Alone Not Lonely
Late yesterday afternoon, the shore team found me much farther along than expected. Last seen, I was bent head-down, grinding uphill measuring progress not in miles but meters the work made harder by the switchbacking, shoulderless road.
In sailing terms, I had exceeded my anticipated day’s run. And arriving, of course, is not the end of the day, but the beginning of the next. I must set up camp, drink, eat, and look after my hands and feet in preparation for tomorrow.
After all was settled, Leah and still needed to work through some IT issues with the satellite tracker, website, and social media (knock on wood, scratch a stay and turn three times now resolved). Rather unexpectedly, she looked right at me and said ‘ What do you think about for six hours when you’re dragging the canoe down the road getting brushed by semis, snowed on, and sweating?’
Surprising even myself, the answer was immediate.
‘Alone but never lonely.’
I am flooded with the memories of a thousand kindnesses shown to me by complete strangers. By the well-wishes, and widening eyes of children who struggle to lift a pack or gaze at an impossibly long line on a map. And then there is the undying love of family and the sheer, immense privilege of calling Canada home.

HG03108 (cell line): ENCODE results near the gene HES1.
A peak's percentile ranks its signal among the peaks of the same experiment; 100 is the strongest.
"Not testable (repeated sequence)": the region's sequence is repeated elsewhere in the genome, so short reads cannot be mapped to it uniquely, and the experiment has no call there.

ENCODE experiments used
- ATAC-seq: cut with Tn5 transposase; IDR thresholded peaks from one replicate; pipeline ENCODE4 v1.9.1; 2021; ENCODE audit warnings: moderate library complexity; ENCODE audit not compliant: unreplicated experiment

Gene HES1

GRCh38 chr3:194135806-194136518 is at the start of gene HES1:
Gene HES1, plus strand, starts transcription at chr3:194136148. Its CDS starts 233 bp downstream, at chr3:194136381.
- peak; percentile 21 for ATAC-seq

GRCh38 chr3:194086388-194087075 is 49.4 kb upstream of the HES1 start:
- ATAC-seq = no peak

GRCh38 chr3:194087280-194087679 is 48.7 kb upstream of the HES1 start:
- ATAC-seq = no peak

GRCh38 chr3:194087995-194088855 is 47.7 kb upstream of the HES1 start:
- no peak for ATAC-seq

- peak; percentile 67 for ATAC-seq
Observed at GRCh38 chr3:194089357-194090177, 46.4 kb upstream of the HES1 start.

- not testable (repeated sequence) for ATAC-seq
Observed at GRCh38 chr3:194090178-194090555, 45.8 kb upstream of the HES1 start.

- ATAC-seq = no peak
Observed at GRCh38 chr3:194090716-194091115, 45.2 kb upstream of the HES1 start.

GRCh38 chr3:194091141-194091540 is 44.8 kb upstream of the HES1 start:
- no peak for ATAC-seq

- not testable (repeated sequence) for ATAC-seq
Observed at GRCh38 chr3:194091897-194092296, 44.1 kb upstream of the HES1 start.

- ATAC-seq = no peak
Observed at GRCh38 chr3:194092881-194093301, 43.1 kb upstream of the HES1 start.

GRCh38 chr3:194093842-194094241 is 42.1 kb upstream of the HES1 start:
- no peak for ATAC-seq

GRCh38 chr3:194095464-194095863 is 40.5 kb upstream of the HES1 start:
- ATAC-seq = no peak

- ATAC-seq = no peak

I cannot possibly do justice to all, but here are a few.
My wife, Nani, my children, Robbie, Kris, and Alex (Kathryn absent but hard at work at College).
My sister Leah, the unstoppable force. The superb athlete and utterly unflappable Mark Kandal whose example has seen me through some very dark moments.
Long moments alone, stripped of the constant inevitable noise of the proverbial daily grind, I find myself travelling with the light of a thousand souls. It is their strength that lifts me up and carries me over the next rise.
I am alone, but never lonely.